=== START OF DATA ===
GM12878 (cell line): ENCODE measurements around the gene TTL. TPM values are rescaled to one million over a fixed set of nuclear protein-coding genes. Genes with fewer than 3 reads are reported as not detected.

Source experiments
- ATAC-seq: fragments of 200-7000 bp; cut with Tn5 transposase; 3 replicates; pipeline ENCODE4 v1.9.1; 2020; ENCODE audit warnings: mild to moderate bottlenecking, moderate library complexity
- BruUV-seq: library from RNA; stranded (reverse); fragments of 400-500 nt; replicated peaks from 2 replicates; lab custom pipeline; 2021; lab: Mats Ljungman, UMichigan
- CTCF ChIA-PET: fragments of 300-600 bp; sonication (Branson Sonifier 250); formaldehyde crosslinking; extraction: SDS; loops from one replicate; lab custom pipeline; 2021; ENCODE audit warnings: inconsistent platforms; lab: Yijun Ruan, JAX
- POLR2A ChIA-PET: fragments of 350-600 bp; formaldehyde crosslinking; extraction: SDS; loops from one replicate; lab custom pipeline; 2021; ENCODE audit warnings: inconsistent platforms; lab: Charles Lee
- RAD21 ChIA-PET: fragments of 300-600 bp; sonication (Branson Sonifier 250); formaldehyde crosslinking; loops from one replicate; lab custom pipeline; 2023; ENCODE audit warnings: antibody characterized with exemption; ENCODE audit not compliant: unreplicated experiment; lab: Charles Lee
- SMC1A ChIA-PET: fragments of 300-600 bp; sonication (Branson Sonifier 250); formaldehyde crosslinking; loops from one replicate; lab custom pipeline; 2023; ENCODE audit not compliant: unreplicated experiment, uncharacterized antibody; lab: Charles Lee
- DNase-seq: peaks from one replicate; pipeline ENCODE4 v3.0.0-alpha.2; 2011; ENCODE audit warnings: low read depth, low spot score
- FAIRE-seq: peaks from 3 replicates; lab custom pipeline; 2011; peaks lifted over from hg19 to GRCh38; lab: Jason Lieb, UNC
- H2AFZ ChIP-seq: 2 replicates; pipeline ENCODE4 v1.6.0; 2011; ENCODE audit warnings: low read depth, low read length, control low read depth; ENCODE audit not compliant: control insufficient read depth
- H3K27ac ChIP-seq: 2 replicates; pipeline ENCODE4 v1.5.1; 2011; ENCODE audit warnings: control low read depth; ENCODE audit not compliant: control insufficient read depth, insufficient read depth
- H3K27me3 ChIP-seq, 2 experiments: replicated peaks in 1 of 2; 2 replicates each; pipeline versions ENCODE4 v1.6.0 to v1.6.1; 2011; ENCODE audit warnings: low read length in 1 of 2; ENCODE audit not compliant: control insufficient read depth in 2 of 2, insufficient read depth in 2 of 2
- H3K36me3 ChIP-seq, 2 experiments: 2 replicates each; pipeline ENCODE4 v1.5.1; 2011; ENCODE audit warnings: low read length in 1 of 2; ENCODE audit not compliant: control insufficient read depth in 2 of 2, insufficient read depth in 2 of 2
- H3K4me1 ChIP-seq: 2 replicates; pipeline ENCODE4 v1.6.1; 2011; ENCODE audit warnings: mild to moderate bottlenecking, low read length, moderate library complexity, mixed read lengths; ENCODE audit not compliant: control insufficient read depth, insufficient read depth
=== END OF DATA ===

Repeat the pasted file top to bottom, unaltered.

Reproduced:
GM12878 (cell line): ENCODE measurements around the gene TTL. TPM values are rescaled to one million over a fixed set of nuclear protein-coding genes. Genes with fewer than 3 reads are reported as not detected.

Source experiments
- ATAC-seq: fragments of 200-7000 bp; cut with Tn5 transposase; 3 replicates; pipeline ENCODE4 v1.9.1; 2020; ENCODE audit warnings: mild to moderate bottlenecking, moderate library complexity
- BruUV-seq: library from RNA; stranded (reverse); fragments of 400-500 nt; replicated peaks from 2 replicates; lab custom pipeline; 2021; lab: Mats Ljungman, UMichigan
- CTCF ChIA-PET: fragments of 300-600 bp; sonication (Branson Sonifier 250); formaldehyde crosslinking; extraction: SDS; loops from one replicate; lab custom pipeline; 2021; ENCODE audit warnings: inconsistent platforms; lab: Yijun Ruan, JAX
- POLR2A ChIA-PET: fragments of 350-600 bp; formaldehyde crosslinking; extraction: SDS; loops from one replicate; lab custom pipeline; 2021; ENCODE audit warnings: inconsistent platforms; lab: Charles Lee
- RAD21 ChIA-PET: fragments of 300-600 bp; sonication (Branson Sonifier 250); formaldehyde crosslinking; loops from one replicate; lab custom pipeline; 2023; ENCODE audit warnings: antibody characterized with exemption; ENCODE audit not compliant: unreplicated experiment; lab: Charles Lee
- SMC1A ChIA-PET: fragments of 300-600 bp; sonication (Branson Sonifier 250); formaldehyde crosslinking; loops from one replicate; lab custom pipeline; 2023; ENCODE audit not compliant: unreplicated experiment, uncharacterized antibody; lab: Charles Lee
- DNase-seq: peaks from one replicate; pipeline ENCODE4 v3.0.0-alpha.2; 2011; ENCODE audit warnings: low read depth, low spot score
- FAIRE-seq: peaks from 3 replicates; lab custom pipeline; 2011; peaks lifted over from hg19 to GRCh38; lab: Jason Lieb, UNC
- H2AFZ ChIP-seq: 2 replicates; pipeline ENCODE4 v1.6.0; 2011; ENCODE audit warnings: low read depth, low read length, control low read depth; ENCODE audit not compliant: control insufficient read depth
- H3K27ac ChIP-seq: 2 replicates; pipeline ENCODE4 v1.5.1; 2011; ENCODE audit warnings: control low read depth; ENCODE audit not compliant: control insufficient read depth, insufficient read depth
- H3K27me3 ChIP-seq, 2 experiments: replicated peaks in 1 of 2; 2 replicates each; pipeline versions ENCODE4 v1.6.0 to v1.6.1; 2011; ENCODE audit warnings: low read length in 1 of 2; ENCODE audit not compliant: control insufficient read depth in 2 of 2, insufficient read depth in 2 of 2
- H3K36me3 ChIP-seq, 2 experiments: 2 replicates each; pipeline ENCODE4 v1.5.1; 2011; ENCODE audit warnings: low read length in 1 of 2; ENCODE audit not compliant: control insufficient read depth in 2 of 2, insufficient read depth in 2 of 2
- H3K4me1 ChIP-seq: 2 replicates; pipeline ENCODE4 v1.6.1; 2011; ENCODE audit warnings: mild to moderate bottlenecking, low read length, moderate library complexity, mixed read lengths; ENCODE audit not compliant: control insufficient read depth, insufficient read depth